Shumlin signs budget adjustment bill at opiate treatment center

Gov. Peter Shumlin hands the pen he used to sign the annual budget adjustment act to Bob Bick, director of mental health and substance abuse services for HowardCenter on Tuesday, Feb. 25, 2014. Photo by John Herrick/VTDigger

Gov. Peter Shumlin hands the pen he used to sign the annual budget adjustment act to Bob Bick, director of mental health and substance abuse services for HowardCenter on Tuesday, Feb. 25, 2014. Photo by John Herrick/VTDigger

SOUTH BURLINGTON — Gov. Peter Shumlin signed a mid-year increase in state spending Tuesday, adding more than $15 million to the FY 2014 budget.

The 2014 Budget Adjustment Act includes $7 million for Medicaid; $3.2 million for temporary housing; $2.8 million for the Vermont Veterans’ Home; and $1.6 million for the Agency of Transportation to cover winter maintenance costs.

The Budget Adjustment Act is used to balance previous budgets and pull together money for unanticipated costs.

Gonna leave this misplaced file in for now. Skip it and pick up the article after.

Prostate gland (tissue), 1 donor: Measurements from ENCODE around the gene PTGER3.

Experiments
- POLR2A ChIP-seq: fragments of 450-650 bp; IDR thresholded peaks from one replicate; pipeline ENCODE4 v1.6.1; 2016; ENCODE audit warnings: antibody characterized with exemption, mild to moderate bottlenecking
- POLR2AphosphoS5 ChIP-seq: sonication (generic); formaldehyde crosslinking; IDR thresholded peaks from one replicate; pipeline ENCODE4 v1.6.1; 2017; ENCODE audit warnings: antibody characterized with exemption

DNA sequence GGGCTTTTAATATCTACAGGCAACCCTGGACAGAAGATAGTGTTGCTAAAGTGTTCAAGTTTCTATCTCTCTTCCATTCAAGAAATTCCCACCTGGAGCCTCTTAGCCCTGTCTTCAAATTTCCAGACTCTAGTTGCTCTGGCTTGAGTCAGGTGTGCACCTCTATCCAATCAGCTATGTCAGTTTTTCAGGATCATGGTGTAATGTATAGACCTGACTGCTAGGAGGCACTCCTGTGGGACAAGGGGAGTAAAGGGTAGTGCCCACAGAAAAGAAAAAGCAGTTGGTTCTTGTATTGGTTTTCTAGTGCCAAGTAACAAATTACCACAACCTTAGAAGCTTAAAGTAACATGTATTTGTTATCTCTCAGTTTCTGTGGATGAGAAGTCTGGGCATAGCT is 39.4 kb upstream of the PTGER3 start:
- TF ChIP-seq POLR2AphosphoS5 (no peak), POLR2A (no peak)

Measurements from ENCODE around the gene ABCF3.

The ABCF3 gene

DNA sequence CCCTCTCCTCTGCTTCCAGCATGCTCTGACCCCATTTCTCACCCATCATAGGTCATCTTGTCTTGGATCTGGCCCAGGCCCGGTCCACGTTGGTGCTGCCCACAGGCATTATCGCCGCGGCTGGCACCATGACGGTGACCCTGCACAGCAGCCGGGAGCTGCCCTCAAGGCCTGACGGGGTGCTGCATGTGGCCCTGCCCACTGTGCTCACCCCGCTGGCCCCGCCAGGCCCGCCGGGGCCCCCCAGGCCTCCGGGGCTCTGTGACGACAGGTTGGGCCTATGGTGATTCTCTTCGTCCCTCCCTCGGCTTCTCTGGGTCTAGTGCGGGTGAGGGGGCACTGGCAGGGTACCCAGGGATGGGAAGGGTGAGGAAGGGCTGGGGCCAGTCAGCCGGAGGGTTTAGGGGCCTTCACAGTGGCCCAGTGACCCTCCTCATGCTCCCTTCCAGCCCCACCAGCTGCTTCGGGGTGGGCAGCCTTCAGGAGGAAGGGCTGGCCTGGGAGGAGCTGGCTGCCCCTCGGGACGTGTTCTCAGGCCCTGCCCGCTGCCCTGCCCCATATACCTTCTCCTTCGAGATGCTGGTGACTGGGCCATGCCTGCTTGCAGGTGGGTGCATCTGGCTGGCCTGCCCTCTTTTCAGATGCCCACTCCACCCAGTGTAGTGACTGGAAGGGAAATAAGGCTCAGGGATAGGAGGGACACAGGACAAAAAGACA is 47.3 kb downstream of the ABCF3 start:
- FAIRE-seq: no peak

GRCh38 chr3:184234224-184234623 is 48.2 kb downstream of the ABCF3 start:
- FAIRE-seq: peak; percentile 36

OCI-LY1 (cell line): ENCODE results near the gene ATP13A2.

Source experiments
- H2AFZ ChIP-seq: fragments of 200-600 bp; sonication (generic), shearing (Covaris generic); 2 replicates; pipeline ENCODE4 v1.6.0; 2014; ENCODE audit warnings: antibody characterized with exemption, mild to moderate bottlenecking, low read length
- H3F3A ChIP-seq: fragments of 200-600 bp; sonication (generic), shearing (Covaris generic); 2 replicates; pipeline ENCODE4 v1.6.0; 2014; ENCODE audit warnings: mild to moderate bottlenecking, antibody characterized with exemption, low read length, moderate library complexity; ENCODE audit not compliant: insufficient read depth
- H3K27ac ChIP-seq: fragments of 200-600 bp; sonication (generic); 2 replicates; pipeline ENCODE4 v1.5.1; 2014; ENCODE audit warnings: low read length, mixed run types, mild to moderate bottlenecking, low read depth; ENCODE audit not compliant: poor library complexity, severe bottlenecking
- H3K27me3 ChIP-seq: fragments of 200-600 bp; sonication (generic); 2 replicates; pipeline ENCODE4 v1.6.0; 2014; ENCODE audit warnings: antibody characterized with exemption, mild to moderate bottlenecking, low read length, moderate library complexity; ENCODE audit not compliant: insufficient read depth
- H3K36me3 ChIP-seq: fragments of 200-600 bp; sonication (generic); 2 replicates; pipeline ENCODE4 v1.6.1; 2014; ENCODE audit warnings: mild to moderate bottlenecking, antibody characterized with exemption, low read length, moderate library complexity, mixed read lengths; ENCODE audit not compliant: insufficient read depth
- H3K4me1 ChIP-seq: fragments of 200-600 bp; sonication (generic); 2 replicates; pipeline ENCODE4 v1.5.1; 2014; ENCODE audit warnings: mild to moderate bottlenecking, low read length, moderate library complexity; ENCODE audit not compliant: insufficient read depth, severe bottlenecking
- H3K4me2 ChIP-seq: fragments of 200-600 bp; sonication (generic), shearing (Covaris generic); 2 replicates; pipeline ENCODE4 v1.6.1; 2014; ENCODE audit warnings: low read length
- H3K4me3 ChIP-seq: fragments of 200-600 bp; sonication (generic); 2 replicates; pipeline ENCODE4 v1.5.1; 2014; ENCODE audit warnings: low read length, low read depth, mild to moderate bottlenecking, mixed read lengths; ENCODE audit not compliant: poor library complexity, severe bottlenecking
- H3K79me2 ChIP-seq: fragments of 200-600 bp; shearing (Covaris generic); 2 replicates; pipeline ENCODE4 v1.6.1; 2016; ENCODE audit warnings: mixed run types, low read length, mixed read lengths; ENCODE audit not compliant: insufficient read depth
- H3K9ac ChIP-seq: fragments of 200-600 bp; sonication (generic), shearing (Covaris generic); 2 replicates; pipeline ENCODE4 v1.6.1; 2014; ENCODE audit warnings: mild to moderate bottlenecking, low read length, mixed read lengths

One such cost is the governor’s initiative to support heroin and opiate addiction treatment in the state. Currently, opiate addicts have to travel long distances to treatment centers with long waiting list.

“What this budget adjustment does is advance the money to ensure that places like this treatment center here in South Burlington can stop saying, ‘We can’t help you because we got waiting lines,’” Shumlin said during a news conference at HowardCenter in South Burlington.

The drug treatment facility here – and others around the state – will receive a share of a $200,000 budget increase to bolster capacity.

“Last year, HowardCenter as an agency saw over 16,000 people, that’s enough people if they stood in a line from here to Bolton,” said Bob Bick, director of mental health and substance abuse services for the center. “And of that number, more than a third were being seen for substance abuse-related issues.”

Shumlin wants lawmakers to approve a recommendation to pump more than $12 million into addiction treatment programs next year, he said, “to ensure that we are actually trying to get a handle on this disease.”

The budget adjustment bill also includes an additional $960,000 in homeowner and renter rebates; $250,000 for the Department of Health to clean up a pesticide mishap in Rutland; and $650,000 to cover a shortfall in the judicial branch budget.

John Herrick

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